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Sunday, May 25, 2014

MURPH: THE PROTECTOR -- DVD review by porfle

The importance of a life can be gauged by how deeply it affected others, and continues to do so.  We aren't even five minutes into the instantly-engaging documentary MURPH: THE PROTECTOR (2013) and we already get the impression of a life well lived. 

This glowing cinematic tribute by Navy veteran Scott Mactavish, who also recently gave us RIDE FOR LANCE, is like a positive charge for anyone whose spiritual batteries are drained from hearing about nothing but the negative aspects of life. 

The memory of Lt. Michael P. Murphy is in no danger of fading away--not with such a wealth of family and friends who continue to hold him in such high esteem.  Many of them are on hand here, including his proud parents, Maureen and Daniel, and people who either grew up with Michael or encountered him as fellow schoolmates, lifeguards, or soldiers.

We get to know him pretty well.  Mike was the small but scrappy, studious but athletic kid who would not only dive into a mud puddle for the football or get skinned knees playing hockey, but would give up his room when orphaned cousins came to live with them. 

Endearing testimonials tell of Mike's overriding concern for others, especially weaker people being abused and taken advantage of by stronger ones.  Stories such as his defense of a class nerd being humiliated by bullies have me silently cheering for him, as does a later incident in which, as a Navy SEAL, he will sacrifice his life during a hopeless firefight in Afghanistan in order to try and save the men serving with him.

The presentation is tastefully done, and tugs lightly at the heartstrings without lapsing into maudlin sentiment.  Artistically designed photo montages along with old film and video footage are very well integrated with the interview segments to bring "Murph", as he liked to be called, to life for us.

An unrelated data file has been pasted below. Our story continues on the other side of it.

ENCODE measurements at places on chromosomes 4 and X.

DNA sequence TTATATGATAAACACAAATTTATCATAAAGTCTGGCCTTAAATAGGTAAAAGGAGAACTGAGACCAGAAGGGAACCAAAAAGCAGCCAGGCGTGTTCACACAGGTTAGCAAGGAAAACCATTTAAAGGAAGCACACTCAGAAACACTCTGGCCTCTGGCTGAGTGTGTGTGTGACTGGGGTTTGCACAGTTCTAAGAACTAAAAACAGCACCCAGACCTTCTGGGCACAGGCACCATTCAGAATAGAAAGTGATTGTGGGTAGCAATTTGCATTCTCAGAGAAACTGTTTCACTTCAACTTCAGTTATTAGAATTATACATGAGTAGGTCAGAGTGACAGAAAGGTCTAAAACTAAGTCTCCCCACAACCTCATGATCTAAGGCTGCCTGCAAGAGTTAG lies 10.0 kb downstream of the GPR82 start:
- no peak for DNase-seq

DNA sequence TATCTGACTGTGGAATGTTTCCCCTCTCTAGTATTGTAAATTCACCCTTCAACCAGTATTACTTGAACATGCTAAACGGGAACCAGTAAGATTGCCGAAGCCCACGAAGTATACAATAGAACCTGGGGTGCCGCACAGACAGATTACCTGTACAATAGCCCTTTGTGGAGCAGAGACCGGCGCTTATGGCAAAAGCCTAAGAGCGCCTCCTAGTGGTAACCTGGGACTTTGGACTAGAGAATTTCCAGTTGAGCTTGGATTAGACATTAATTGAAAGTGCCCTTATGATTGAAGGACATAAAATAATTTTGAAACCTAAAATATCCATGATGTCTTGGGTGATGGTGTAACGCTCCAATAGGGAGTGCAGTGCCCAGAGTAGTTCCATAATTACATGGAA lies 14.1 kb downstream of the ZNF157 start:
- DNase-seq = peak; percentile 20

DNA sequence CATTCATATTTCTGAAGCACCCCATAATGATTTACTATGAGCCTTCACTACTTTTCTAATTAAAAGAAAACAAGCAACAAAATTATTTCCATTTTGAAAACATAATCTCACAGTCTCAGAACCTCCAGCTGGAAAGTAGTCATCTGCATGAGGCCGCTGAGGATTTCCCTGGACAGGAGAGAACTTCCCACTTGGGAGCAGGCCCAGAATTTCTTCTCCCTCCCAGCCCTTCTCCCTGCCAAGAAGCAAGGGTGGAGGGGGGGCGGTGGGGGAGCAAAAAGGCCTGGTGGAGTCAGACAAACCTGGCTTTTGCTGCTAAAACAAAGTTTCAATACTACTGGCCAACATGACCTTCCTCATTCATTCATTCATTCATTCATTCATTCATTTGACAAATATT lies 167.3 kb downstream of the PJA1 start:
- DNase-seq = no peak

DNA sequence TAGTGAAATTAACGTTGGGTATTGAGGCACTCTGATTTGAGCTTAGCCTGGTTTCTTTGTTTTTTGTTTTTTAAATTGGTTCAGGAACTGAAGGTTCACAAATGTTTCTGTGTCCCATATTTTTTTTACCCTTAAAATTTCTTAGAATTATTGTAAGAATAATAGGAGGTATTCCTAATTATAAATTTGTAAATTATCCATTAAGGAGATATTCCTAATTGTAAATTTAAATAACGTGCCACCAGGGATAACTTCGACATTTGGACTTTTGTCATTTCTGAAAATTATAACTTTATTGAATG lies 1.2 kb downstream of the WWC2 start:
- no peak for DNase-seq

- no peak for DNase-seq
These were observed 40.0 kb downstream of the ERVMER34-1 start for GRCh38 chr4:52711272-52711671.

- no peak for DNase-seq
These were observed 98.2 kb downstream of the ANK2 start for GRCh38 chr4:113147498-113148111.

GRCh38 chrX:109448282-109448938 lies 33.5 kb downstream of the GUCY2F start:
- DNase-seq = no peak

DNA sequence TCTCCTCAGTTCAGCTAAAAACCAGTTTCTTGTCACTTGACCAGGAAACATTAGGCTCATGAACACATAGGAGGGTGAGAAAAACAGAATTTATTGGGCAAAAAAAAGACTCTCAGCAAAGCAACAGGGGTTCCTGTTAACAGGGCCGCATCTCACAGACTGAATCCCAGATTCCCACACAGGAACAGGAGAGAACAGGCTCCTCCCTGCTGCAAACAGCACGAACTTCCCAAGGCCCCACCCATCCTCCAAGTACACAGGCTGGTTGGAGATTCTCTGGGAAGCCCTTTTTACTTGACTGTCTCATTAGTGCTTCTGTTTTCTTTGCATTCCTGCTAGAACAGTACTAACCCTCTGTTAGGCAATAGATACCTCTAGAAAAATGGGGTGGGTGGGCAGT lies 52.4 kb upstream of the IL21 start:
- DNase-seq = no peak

Mactavish keeps things pleasingly low-key and doesn't go overboard in trying to make Murphy into a saint--although merely relating the facts as they happened would seem to go a long way in doing so.  With both a battleship and a scholarship named after him, he's a guy whose memory can't help but inspire and enlighten.

Perhaps the most striking thing about the interview segments is how happy the mood is--these are joyful memories and recollections, some simple, others deeply emotional, that people relish sharing and that still make their eyes light up.

Even his parents' recollections are mostly told with a smile, and they beam while rummaging through old, cherished memories of their son.  Good spirits prevail because these memories are so uplifting, which is infectious for the viewer as well.  It isn't until Michael's final mission as a Navy SEAL is recalled that the mood darkens considerably.

Making us realize how much Michael meant to others, and how much a vital part of their lives he had become over the years, emphasizes the enormity of his loss.  Thus,  when late in the film the smiles turn to sadness and voices begin to crack as people hold back the tears, the film's subtle emotional impact reaches its peak.  Mactavish, to his credit, allows this to happen naturally without having to pound the point home.

The DVD from Anchor Bay is in 1.78:1 anamorphic widescreen with stereo sound.  Subtitles are in English and Spanish.  No extras.

While these days scandalous behavior so often gets the most attention, it's a nice change to hear the story of a life such as this.  Every battery needs a positive charge, and MURPH: THE PROTECTOR has the power to generate it.

Buy it at


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